Which are the most likely traffic offences to attract disqualification in the UK?

For disqualified drivers insurance see http://www.banneddriversinsurance.co.uk now. While many traffic offences and highway code violations in the UK are punished by points on the driver’s licence and a fine, there are several more serious offences that can lead to immediate disqualification from driving. Some offences are so serious that the driver will be charged, and a court will decide if a mandatory ban will come into effect. The length of the ban is dis1cretionary and the court will take into account things such as past record and mitigating circumstances when deciding how long the disqualification should last.

Disqualification due to penalty points

If a driver amasses 12 penalty points on their licence within a period of three years, known as the totting up process, they will be mandatorily disqualified from driving for a minimum period of six months. This is at the discretion of the court, which may accept extenuating circumstances and take into account effects such as family problems or loss of earnings that a driving ban may cause.

Causing death by dangerous driving

This is the motoring offence that carries the highest penalty in the UK. A minimum two-year obligatory ban is enforced, with a compulsory re-test. This test is longer and more stringent than the standard driving test. Those convicted of causing death by dangerous driving may also receive a prison sentence of up to 14 years.

Dangerous driving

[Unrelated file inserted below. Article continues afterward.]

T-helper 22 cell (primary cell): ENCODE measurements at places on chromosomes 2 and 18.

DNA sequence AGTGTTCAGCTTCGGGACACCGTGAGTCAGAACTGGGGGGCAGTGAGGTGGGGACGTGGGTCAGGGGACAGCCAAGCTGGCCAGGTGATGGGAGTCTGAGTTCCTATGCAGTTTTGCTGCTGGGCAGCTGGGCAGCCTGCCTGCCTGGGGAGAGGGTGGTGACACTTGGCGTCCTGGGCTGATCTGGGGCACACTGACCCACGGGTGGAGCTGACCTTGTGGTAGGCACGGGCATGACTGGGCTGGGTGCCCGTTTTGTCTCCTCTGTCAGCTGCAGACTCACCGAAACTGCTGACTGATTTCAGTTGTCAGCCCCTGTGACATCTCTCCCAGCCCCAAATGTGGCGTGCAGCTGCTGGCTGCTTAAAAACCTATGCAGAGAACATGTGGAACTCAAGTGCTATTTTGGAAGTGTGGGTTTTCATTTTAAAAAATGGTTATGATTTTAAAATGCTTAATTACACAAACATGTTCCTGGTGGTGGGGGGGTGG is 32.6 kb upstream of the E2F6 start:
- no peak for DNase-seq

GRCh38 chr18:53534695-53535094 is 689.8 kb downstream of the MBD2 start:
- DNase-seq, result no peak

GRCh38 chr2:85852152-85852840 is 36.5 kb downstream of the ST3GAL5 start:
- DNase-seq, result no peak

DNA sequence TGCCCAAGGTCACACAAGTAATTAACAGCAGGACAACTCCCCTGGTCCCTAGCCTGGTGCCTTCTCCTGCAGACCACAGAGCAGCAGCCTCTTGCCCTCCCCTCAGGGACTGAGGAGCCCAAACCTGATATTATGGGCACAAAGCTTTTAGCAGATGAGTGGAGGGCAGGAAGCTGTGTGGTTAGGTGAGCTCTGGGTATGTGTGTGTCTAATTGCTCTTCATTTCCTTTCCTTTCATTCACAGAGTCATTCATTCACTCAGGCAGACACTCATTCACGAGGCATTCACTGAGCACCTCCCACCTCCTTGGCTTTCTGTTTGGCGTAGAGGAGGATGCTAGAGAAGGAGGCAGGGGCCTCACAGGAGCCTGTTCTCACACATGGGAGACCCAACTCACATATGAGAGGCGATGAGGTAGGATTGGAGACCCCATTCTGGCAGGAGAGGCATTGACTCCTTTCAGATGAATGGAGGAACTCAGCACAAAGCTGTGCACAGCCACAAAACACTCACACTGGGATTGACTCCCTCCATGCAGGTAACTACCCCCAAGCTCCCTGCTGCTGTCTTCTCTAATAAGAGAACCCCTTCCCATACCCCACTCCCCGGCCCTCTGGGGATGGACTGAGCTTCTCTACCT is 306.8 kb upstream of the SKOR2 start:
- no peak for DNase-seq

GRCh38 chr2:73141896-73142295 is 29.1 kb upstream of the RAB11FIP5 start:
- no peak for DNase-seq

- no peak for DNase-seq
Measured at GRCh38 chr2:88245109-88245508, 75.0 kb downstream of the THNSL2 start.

If no fatalities result, dangerous driving still earns a minimum of a one-year ban, again with a compulsory retest. A prison sentence of up to two years may be given.

Death by careless driving under the influence of drink or drugs

This carries the same sentence as death by dangerous driving; a minimum of a two-year obligatory disqualification and up to 14 years in prison. Strangely, it does not require a compulsory retest.

Driving while unfit through drink or drugs/failing to provide a specimen or breath test

Drink driving is one of the most common motoring offences in the UK, with more than 100,000 drivers each year failing a roadside breath test. If police believe that the level of alcohol or drugs consumed has led to ‘impairment,’ they will have to produce evidence to the court, which then decides whether or not a defendant is guilty. A mandatory disqualification will come into effect if the court decides to impose it, and a mandatory disqualification for a minimum of 12 months will be given.

Non-mandatory disqualifications

There are several motoring offences that can, at a court’s discretion, earn a driving disqualification. These include failing to stop after an accident, failing to report an accident, speeding, driving without insurance, and driving carelessly, inconsiderately, or without due care and attention. Driving while disqualified and traffic light offences, such as speeding through a red light, can also lead to a driving ban.